The intention of the St. Michael's geography curriculum is to inspire children’s curiosity and interest to explore the world that we live in and its people, which aims to ignite a love of learning. We intend to equip children with geographical skills to develop their knowledge through studying places, people and natural and human environments. Through our teaching, we intend to provoke thought, questions and to encourage children to discover answers to their own questions through exploration and research to enable them to gain a greater understanding and knowledge of the world and their place in it.  

All of this is underpinned by our three curriculum drivers: 

Cultural Heritage - the topics and content selected for the study of human and physical geography, in line with the National Curriculum, have been selected to reflect the cultural heritage of the St. Michael’s pupils. The geography of Birmingham, Britain, South Asia, Africa and the Caribbean all feature heavily in our geography curriculum. The movement of people across the globe features heavily in our geography as it is something that resonates with so many of our families.

Aspirations - Our knowledge-led curriculum sets out specific bodies of information that must be taught in-depth. With fewer topic areas studied and subjects valued highly in their own right (rather than as part of a broader topic-based approach), we can focus teaching on the aim of deepening pupil under-standing and avoid surface-level understanding.

Faith - Wherever possible, we have integrated our faith into the curriculum con-tent. For example, Year Six study human and physical geography via the Bible. Using scripture as the starting point for a more in-depth study of topics covered.


Each Year Group are taught two or three geography units across the year. Topics generally alternate with history. Where possible, geography knowledge is interspersed throughout the history curriculum, and vice versa, to further develop children’s knowledge and understanding of each subject. For example, when Year 3 learn about the geography of South Asia, they also learn about India's independence in 1947 and the formation of East and West Pakistan, and eventually Bangladesh, especially the impact that these historic events had on the human geography of the region.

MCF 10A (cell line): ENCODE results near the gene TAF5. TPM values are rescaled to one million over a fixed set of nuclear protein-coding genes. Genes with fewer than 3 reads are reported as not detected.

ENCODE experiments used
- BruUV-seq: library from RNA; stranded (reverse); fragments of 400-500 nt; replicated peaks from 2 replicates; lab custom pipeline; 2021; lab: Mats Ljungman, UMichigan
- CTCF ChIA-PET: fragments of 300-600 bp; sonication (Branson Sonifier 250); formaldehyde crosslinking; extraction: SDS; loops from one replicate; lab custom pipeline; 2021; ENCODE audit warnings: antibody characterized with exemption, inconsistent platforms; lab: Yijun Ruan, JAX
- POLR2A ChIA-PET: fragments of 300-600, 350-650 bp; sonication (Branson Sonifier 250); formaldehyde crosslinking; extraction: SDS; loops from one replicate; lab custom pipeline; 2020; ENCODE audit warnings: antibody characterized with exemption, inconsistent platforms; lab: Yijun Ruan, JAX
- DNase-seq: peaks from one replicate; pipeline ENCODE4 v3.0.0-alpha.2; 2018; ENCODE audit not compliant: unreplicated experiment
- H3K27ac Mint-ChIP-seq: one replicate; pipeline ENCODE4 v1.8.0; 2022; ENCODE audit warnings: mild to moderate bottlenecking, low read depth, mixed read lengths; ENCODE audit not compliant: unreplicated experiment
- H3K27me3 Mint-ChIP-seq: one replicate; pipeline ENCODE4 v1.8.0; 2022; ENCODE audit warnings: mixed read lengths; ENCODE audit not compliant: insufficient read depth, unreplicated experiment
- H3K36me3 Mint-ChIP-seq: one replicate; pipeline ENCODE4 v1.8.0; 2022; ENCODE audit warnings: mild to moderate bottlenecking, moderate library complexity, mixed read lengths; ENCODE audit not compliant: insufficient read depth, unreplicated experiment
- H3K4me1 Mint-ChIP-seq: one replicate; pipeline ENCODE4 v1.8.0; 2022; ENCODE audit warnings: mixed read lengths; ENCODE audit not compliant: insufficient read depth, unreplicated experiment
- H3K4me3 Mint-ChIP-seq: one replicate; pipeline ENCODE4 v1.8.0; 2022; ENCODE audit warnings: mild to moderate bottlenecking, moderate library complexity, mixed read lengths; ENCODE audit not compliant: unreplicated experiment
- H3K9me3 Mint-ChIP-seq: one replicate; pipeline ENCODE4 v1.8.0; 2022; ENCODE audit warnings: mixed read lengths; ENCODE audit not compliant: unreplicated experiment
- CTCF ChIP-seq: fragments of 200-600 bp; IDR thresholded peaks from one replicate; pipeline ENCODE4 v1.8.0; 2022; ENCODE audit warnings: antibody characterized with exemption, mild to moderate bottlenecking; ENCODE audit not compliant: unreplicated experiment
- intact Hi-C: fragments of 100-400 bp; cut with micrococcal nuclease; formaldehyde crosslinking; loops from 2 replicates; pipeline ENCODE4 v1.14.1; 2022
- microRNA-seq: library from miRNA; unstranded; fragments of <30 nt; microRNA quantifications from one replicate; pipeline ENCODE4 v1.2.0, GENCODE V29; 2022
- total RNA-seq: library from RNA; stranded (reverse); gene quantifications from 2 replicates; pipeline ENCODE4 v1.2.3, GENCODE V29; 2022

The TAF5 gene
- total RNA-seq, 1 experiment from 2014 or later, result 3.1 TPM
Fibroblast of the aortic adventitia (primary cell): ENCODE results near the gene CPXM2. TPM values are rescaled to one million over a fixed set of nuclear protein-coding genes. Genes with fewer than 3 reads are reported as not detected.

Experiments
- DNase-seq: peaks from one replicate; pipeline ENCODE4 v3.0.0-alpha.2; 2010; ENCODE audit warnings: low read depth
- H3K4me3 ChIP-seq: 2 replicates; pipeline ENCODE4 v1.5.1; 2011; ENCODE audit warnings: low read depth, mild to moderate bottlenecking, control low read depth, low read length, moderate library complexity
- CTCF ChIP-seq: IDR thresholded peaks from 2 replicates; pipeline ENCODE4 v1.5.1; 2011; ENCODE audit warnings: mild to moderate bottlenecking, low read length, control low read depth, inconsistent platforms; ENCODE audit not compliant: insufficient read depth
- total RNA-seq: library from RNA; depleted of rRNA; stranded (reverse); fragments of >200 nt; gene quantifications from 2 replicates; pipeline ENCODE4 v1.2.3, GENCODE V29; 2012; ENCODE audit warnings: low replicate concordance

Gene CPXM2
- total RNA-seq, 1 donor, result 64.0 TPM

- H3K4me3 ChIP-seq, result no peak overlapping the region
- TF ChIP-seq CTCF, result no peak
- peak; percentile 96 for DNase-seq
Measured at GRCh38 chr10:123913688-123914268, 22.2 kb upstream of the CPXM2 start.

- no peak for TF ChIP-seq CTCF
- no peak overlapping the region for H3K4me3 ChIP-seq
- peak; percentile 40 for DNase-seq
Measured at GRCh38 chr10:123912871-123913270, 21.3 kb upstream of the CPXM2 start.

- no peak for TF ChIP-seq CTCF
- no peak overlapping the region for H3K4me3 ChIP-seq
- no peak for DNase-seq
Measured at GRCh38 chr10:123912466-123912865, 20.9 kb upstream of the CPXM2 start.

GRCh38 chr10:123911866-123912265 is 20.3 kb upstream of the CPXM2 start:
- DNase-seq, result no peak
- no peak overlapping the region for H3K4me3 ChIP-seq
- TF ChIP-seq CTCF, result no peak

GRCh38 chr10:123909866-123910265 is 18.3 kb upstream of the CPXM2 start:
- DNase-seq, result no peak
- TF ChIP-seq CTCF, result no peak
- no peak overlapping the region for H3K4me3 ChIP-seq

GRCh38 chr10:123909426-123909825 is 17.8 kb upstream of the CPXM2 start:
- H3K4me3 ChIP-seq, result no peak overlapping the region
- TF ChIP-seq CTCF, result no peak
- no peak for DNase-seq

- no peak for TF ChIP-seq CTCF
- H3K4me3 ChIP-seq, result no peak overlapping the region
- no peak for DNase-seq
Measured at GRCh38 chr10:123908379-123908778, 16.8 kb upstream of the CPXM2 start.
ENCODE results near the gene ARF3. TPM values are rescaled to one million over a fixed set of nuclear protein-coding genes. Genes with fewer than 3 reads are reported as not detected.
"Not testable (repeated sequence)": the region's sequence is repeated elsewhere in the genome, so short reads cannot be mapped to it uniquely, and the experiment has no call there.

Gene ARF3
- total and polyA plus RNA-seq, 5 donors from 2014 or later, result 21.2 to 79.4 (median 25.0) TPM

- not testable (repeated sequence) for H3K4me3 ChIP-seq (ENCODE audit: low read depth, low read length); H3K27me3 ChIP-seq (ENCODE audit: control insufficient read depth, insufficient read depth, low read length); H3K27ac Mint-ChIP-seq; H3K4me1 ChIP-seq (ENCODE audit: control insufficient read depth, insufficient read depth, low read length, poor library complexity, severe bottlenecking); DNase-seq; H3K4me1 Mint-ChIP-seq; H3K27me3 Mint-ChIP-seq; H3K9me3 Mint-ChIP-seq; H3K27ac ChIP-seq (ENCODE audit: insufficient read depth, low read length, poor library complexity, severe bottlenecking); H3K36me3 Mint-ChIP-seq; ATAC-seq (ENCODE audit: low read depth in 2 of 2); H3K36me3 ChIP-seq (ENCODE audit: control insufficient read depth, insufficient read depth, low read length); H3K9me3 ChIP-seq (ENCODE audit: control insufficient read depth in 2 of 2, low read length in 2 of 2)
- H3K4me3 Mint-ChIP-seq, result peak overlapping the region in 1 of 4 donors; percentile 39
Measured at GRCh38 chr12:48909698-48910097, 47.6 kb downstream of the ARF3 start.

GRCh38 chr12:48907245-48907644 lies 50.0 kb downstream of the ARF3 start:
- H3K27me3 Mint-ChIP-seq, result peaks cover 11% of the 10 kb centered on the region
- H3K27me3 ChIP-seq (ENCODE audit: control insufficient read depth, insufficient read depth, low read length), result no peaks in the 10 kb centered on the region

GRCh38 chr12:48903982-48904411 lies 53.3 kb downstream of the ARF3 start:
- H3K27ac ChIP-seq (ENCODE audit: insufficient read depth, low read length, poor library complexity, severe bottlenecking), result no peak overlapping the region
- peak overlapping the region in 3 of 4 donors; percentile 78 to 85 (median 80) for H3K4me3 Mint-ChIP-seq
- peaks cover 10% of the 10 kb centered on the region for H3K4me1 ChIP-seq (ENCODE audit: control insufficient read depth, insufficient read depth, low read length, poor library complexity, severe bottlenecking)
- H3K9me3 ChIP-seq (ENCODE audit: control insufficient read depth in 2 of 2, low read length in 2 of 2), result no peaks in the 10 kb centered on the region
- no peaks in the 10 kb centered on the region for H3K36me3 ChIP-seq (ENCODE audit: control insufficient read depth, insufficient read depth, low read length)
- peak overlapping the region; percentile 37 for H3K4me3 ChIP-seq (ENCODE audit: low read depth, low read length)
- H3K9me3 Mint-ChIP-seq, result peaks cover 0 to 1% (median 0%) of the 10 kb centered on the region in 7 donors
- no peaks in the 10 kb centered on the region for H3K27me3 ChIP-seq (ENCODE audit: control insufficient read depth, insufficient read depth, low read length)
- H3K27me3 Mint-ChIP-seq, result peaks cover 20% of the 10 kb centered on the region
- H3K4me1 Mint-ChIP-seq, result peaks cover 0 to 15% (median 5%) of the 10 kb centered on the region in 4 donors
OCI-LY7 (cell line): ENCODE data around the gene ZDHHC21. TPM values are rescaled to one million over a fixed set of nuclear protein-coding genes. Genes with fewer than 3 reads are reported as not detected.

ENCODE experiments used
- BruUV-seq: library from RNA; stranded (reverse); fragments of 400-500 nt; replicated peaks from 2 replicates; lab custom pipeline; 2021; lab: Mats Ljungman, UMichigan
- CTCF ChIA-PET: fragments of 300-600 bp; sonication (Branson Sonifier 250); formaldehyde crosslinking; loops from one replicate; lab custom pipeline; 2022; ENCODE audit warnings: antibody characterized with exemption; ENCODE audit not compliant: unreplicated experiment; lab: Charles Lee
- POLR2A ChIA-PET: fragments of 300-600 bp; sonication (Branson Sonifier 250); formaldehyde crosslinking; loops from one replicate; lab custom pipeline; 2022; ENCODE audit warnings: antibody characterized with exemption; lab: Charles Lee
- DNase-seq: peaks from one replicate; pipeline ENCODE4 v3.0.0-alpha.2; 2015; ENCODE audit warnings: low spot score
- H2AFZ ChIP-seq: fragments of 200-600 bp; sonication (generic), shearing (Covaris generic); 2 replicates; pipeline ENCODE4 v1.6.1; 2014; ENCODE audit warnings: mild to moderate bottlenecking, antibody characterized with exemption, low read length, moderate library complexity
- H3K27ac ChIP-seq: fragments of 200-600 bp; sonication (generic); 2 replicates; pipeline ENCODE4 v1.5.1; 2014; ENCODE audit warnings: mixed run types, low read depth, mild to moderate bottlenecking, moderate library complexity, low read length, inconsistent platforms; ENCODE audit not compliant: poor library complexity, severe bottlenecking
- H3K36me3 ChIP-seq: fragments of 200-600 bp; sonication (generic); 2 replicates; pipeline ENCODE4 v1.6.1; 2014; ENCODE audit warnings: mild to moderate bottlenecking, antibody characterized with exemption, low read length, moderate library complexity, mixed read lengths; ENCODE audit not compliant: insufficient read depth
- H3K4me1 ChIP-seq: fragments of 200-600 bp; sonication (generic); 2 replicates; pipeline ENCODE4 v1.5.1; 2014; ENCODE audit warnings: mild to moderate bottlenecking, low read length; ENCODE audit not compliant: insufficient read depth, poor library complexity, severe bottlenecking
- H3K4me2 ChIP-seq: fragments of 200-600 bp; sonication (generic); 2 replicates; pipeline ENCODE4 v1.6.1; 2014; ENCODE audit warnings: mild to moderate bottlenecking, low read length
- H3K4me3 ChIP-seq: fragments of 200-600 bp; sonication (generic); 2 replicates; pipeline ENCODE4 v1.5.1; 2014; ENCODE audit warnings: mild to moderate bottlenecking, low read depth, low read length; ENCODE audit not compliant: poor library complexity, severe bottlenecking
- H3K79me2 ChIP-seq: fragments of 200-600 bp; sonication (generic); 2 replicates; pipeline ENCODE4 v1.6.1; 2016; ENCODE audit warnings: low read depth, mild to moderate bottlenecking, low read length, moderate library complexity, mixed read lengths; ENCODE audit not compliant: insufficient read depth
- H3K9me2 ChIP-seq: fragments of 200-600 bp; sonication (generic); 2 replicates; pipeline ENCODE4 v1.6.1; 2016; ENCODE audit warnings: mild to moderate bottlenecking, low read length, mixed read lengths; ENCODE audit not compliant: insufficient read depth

Early Years

In Reception, children develop their understanding of the world around them and geography through a play-based explorative curriculum. They learn about their location and that of others, as well as different cultures and communities.
Year 1

Children study geography through ‘topic’ lessons, introducing them to some of the ways that geographers think and the language that they use.
Years 2 to 6

Pupil Workbooks - We believe that knowledge underpins and enables the application of skills. The knowledge taught across the geography curriculum is defined at the outset and made explicit to all teachers. Regular retrieval activities and carefully planned tasks ensure learning is broken down into small chunks in order to avoid cogni-tive overload, while affording pupils with the opportunity for regular practice of new learn-ing.


The sometimes negative portrayal of migrants in the main stream media is dismantled and debunked by our geography (and wider humanities) curriculum. The contribution that migrants have made to the shaping of modern Handsworth, Birmingham and Britain is celebrated. Pupils gain an understanding into the paths trodden by their own family and greater awareness of their heritage and their place in British society.

Geography Curriculum Handbook